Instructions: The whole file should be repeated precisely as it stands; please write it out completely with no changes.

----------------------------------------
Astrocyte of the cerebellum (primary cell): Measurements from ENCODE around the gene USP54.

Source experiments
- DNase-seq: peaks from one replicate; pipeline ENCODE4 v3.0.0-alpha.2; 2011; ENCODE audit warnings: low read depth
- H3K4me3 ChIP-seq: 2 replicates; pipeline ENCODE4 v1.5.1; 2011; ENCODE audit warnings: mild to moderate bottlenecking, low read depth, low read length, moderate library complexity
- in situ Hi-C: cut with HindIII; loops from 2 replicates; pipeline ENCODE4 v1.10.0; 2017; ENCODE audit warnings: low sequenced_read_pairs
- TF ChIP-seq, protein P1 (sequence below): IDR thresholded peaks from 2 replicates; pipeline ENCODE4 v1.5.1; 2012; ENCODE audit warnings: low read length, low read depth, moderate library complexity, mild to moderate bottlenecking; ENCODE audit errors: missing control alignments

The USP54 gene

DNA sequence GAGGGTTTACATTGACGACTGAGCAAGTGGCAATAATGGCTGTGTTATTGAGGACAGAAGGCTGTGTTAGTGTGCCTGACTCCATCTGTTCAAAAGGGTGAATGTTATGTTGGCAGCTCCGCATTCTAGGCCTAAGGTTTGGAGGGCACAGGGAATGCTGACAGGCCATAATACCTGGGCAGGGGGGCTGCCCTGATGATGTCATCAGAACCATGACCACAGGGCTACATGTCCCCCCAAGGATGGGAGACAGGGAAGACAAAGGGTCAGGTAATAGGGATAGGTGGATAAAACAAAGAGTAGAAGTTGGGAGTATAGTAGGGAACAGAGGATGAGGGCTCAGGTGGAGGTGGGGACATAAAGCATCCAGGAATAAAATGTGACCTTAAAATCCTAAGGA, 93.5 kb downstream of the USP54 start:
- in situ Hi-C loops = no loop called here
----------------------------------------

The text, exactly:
Astrocyte of the cerebellum (primary cell): Measurements from ENCODE around the gene USP54.

Source experiments
- DNase-seq: peaks from one replicate; pipeline ENCODE4 v3.0.0-alpha.2; 2011; ENCODE audit warnings: low read depth
- H3K4me3 ChIP-seq: 2 replicates; pipeline ENCODE4 v1.5.1; 2011; ENCODE audit warnings: mild to moderate bottlenecking, low read depth, low read length, moderate library complexity
- in situ Hi-C: cut with HindIII; loops from 2 replicates; pipeline ENCODE4 v1.10.0; 2017; ENCODE audit warnings: low sequenced_read_pairs
- TF ChIP-seq, protein P1 (sequence below): IDR thresholded peaks from 2 replicates; pipeline ENCODE4 v1.5.1; 2012; ENCODE audit warnings: low read length, low read depth, moderate library complexity, mild to moderate bottlenecking; ENCODE audit errors: missing control alignments

The USP54 gene

DNA sequence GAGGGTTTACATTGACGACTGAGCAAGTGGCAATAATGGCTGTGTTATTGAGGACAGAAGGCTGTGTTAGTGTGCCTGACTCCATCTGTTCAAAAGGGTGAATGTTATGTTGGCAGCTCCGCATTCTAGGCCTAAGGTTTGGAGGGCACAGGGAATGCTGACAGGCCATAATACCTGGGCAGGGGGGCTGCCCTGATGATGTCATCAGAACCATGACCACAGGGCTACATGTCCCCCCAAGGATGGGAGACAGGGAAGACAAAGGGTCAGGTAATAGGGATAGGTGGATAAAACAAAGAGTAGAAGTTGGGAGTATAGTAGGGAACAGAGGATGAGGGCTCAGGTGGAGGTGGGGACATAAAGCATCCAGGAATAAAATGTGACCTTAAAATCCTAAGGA, 93.5 kb downstream of the USP54 start:
- in situ Hi-C loops = no loop called here